The research objectives of Drug Delivery and Disposition are focused on enhancing drug bioavailability of dosage forms for extravascular administration using pharmaceutical-technological approaches (new drug formulations and process technology) as well as biopharmaceutical strategies (based on knowledge of mechanisms underlying drug absorption and hepatobiliary disposition). Significant contributions have been made in the understanding of the physicochemical principles behind formulation strategies for poorly soluble drugs like amorphous solid dispersions, nanoparticles, and mesoporous drug loaded silica. The Laboratory innovates in the development of preclinical models for ADMETox profiling; these model systems include in situ intestinal perfusion in mice (enabling the use of KO and humanized mice in intestinal absorption studies) and hepatocyte-based prediction of drug-induced cholestasis.
Pieter Annaert Patrick Augustijns Thomas Bouillon Guy Van den Mooter
Drug Delivery and Disposition has a strong track record in the biorelevant profiling of intestinal drug absorption, covering all underlying processes including dissolution, precipitation, degradation and permeation. For this purpose, a wide range of simulation models is available, including the in vitro Caco-2 cell culture system, the Ussing chamber system and the in situ intestinal perfusion system. In addition, Drug Delivery and Disposition is able and licensed to perform whole animal absorption and pharmacokinetic experiments. Physiology-based pharmacokinetic modelling (Simcyp® Simulator) is available to extrapolate experimental data to human pharmacokinetics. One of the major targets involves the biorelevant and predictive evaluation of absorption-enabling strategies, including solubilization and supersaturation of poorly soluble drugs. In this respect, Drug Delivery and Disposition has elaborated a ground-breaking approach for evaluating intraluminal drug and formulation behavior in humans, involving the aspiration and characterization of gastrointestinal fluids. All absorption studies are supported by well-developed analytical equipment (LC-UV, -fluo, -MS/MS) to assess concentrations of drugs, excipients and endogenous compounds in biological matrices.
In the field of hepatobiliary drug disposition and drug-drug interaction assessment, drug delivery and disposition has implemented the full spectrum of non-clinical model systems of the liver including: rat/human liver microsomes, rat/human hepatocytes in suspension, sandwich-cultured hepatocytes, cell lines transfected with hepatic drug transporters, isolated perfused rat liver and in vivo. Isolation and cryopreservation of plateable rodent hepatocytes and preparation of liver subcellular fractions is performed in-house. The research group has characterized several fluorescent transporter probes for evaluation and live imaging (by confocal microscopy) of drug transport processes in hepatocytes. Drug clearance prediction in special populations (e.g. pediatric), transporter-based pharmacokinetic boosting and liver unbound concentration assessment form major research objectives. The group has also developed and validated a holistic, hepatocyte-based in vitro model for identification of drug candidates showing risk for drug-induced cholestasis. The model has been mechanistically validated by bile acid profiling in sandwich-cultured hepatocytes. Computational expertise includes in vitro-in vivo extrapolation (IVIVE) algorithms for clearance prediction (SimCYP, R), compartmental and non-compartmental pharmacokinetic data analysis, as well as population pharmacokinetic analysis (NONMEM) of clinical exposure data. The group has taken the lead in generation of large in vitro transporter inhibition data sets leading to in silico models for structure-based prediction of transporter inhibition. Bioanalytical activities include LC-UV/FLUO/MSMS for preclinical and clinical samples.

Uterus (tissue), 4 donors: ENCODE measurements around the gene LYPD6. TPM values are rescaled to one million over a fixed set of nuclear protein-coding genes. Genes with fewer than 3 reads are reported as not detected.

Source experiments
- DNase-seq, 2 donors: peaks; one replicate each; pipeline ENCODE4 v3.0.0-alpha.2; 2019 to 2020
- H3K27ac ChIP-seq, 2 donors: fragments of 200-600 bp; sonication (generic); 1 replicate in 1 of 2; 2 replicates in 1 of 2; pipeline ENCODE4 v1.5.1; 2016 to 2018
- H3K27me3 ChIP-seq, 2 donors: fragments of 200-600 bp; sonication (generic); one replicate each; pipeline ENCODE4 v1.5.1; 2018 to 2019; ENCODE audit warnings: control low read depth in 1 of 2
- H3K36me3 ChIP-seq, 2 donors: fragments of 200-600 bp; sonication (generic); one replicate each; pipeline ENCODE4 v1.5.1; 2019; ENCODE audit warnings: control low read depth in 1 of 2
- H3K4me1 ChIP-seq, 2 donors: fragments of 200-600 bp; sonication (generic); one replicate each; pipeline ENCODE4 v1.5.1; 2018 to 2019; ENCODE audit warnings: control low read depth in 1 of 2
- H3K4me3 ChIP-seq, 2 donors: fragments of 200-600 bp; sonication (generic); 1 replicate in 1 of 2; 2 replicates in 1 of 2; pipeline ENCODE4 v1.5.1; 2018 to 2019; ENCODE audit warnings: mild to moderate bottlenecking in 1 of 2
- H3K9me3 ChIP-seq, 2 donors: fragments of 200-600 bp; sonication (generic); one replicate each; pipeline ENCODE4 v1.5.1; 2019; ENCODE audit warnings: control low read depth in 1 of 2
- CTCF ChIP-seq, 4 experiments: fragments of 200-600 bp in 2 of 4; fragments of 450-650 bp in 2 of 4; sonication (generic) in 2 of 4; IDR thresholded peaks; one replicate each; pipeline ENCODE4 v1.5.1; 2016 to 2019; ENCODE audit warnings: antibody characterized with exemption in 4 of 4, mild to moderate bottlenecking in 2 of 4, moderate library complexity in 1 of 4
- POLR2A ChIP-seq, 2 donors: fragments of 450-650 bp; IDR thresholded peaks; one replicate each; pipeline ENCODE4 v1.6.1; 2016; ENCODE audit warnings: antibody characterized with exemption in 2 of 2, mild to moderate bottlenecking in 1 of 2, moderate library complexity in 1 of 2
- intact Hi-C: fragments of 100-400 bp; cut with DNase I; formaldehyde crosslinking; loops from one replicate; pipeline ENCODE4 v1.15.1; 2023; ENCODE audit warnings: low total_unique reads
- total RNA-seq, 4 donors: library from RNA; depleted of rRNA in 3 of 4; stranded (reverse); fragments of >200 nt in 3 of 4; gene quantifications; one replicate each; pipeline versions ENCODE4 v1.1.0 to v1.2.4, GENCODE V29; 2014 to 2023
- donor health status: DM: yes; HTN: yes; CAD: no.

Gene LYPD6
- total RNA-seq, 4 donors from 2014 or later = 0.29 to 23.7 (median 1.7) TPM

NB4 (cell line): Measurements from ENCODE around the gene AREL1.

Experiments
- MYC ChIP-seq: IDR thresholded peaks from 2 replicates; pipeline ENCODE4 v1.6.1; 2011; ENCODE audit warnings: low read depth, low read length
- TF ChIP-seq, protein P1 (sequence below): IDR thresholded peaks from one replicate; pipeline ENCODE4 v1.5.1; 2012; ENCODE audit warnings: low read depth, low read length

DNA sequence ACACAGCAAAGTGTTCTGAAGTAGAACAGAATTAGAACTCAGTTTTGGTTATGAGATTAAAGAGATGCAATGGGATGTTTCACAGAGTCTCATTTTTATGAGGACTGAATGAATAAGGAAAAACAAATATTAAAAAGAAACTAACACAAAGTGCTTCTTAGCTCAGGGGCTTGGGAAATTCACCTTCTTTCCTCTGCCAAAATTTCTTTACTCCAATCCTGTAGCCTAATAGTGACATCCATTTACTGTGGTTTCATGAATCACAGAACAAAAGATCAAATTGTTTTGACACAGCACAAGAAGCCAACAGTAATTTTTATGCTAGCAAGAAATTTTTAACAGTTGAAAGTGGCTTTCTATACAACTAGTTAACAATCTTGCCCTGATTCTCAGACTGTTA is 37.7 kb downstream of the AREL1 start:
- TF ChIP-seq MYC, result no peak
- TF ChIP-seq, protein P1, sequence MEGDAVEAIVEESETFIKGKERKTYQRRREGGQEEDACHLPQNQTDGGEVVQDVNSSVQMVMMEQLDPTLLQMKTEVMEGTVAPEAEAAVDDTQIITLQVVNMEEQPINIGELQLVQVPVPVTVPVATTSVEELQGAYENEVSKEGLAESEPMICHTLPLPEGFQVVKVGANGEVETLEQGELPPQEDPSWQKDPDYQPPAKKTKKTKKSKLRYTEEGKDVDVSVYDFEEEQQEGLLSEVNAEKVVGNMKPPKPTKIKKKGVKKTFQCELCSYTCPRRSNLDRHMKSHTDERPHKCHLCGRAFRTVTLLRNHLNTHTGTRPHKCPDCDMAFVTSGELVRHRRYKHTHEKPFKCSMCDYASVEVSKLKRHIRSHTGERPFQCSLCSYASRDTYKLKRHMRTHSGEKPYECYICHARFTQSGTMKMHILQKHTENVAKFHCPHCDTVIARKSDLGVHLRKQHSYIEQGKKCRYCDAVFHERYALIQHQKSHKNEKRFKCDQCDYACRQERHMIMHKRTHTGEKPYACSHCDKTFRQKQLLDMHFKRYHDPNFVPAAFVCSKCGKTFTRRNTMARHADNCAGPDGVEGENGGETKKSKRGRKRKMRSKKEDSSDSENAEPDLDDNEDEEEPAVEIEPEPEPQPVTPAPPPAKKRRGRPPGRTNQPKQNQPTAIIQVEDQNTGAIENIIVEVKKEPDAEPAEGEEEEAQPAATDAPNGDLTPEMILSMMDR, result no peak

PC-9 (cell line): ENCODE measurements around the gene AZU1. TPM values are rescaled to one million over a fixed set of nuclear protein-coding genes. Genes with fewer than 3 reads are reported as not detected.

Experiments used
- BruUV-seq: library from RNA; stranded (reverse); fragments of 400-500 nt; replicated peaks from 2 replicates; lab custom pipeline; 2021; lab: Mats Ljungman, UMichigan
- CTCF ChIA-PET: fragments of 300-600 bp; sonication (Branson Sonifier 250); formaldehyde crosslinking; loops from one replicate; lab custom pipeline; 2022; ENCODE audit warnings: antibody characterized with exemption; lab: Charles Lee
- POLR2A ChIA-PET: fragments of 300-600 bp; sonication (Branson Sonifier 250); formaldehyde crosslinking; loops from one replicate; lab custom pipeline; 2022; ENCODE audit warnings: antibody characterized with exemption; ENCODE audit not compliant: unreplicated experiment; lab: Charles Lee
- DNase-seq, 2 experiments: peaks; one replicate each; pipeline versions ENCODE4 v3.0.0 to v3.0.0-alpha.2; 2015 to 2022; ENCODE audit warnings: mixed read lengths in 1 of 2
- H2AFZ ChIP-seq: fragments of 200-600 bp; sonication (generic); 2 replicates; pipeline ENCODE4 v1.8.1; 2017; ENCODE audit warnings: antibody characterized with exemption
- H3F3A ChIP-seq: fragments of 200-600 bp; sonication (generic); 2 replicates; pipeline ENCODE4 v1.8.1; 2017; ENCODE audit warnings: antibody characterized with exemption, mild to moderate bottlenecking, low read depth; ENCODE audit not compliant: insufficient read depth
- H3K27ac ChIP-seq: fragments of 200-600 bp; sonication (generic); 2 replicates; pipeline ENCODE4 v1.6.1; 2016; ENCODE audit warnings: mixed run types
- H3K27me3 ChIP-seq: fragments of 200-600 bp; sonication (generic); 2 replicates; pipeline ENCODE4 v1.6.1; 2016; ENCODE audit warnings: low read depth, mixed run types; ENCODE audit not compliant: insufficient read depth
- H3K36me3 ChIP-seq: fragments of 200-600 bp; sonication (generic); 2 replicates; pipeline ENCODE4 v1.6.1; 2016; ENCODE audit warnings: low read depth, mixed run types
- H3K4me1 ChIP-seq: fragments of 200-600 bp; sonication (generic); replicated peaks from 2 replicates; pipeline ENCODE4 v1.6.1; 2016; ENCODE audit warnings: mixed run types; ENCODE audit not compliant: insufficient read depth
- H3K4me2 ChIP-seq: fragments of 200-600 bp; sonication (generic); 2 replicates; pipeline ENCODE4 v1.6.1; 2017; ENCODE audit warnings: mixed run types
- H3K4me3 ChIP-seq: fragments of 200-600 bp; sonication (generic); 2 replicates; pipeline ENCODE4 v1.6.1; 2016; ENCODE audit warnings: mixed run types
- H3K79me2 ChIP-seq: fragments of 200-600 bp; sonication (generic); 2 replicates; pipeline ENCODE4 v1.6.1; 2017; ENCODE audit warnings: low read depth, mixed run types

The study of formulation strategies and manufacturing processes is the research topic of the Pharmaceutical Technology research group of Drug Delivery and Disposition. The aim is to correlate the physical structure of the drug delivery system to the drug release kinetics and stability profile, and to correlate formulation and processing parameters tot he resulting physical structure. The group is worldwide recognized for expertise in the field of amorphous materials and solid (molecular) dispersions of poorly soluble drugs.
- Formulation strategies studied:
- Amorphous solid dispersions
- Mesoporous silica based drug delivery
- Oral delayed and extended release dosage forms
- Solid mAb particles
- Fixed dose combinations
- Processing technologies studied:
- Spray drying
- Spray congealing
- Electrospraying (single and co-axial nozzle)
- Fluidized-bed bead coating
- Hot-melt extrusion
- Wet bead milling
- Analytical techniques used:
- Thermal analysis (DSC, MDSC, hot-stage microscopy, isothermal microcalorimetry, solution calorimetry)
- X-Ray powder diffraction
- Infrared spectroscopy
- In vitro (intrinsic) dissolution testing
- SEM, TEM
- Particle sizing (LD, DLS, Coulter counter)
The Pharmaceutical Technology research group of Drug Delivery and Disposition is also involved in formulation screening and preformulation studies for pharmaceutical companies.